Back to the Future

The rise of digital music has resulted in a rise in vinyl sales.

Derrida discussed the fetishization of supposedly dying technologies (ie paper) in the face of recent innovation (digital text) in his collection Paper Machine.  On RealityStudio a couple years back, I mentioned how this trend played into the renewed interest in the publications of the mimeo revolution on the collectible market.  Digital media is also jumpstarting interest in printing one's own publications be they broadside, chapbook, or postcard.  In some cases, this has meant dusting off the mimeo machines and letterpresses sitting in garages and basements.

Of course this phenomenon occurred in the decade after WWII as well.  The technological shift was the availability of cheaper offset presses, which replaced letterpresses in professional print shops.  Printing costs fell in the US and abroad, aided by a strong dollar.  The letterpresses depended on by the printshops became disposable and available for sale.  In addition, mimeographs and other duplicators became widely available on the commerical market at cheap prices.  To say nothing of those machines demobilized from military services.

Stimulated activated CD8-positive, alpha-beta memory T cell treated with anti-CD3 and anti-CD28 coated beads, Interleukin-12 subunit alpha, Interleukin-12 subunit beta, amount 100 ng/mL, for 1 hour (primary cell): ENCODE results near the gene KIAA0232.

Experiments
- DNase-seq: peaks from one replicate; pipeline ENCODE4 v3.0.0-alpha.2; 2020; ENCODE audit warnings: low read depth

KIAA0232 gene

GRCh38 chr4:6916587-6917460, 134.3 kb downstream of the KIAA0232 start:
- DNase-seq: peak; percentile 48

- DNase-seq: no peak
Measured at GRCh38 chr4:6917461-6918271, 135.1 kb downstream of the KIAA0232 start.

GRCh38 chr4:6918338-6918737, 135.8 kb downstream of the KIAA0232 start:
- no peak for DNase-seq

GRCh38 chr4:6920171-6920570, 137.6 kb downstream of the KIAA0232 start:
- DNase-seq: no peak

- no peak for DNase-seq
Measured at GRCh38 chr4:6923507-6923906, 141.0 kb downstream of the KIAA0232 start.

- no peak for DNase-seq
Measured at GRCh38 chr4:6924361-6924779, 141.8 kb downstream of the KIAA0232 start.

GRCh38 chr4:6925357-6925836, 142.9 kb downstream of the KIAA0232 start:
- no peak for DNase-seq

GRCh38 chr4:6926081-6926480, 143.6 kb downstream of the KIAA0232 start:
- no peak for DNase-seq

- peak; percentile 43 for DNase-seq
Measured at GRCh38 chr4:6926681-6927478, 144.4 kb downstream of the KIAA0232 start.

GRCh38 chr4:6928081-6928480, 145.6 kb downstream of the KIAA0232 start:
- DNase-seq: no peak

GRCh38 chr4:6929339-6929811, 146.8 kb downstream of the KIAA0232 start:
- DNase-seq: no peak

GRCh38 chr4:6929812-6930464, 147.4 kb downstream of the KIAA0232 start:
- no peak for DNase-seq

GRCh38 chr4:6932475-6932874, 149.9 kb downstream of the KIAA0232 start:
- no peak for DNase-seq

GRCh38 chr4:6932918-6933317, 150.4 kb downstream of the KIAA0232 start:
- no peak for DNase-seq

What is different is the economic climate.  The first mimeo revolution occurred in an economic boom and a time of surplus resources and capital.  Today, self-publishing is rising in a time of depression and a resource crisis.  I have yet to get my head around why this is exactly.  Unlike the 1950s and 1960s, printing on mimeo or letterpress is not cheaper than going to your local Kinkos.  So it must be an intellectual and aesthetic decision.  Is this merely a rarified market of connoisseurs and aesthetes who are fiddling while Rome burns or it is an underground of samizdat revolutionaries working against a crumbling regime?  Or is it both? Neither?


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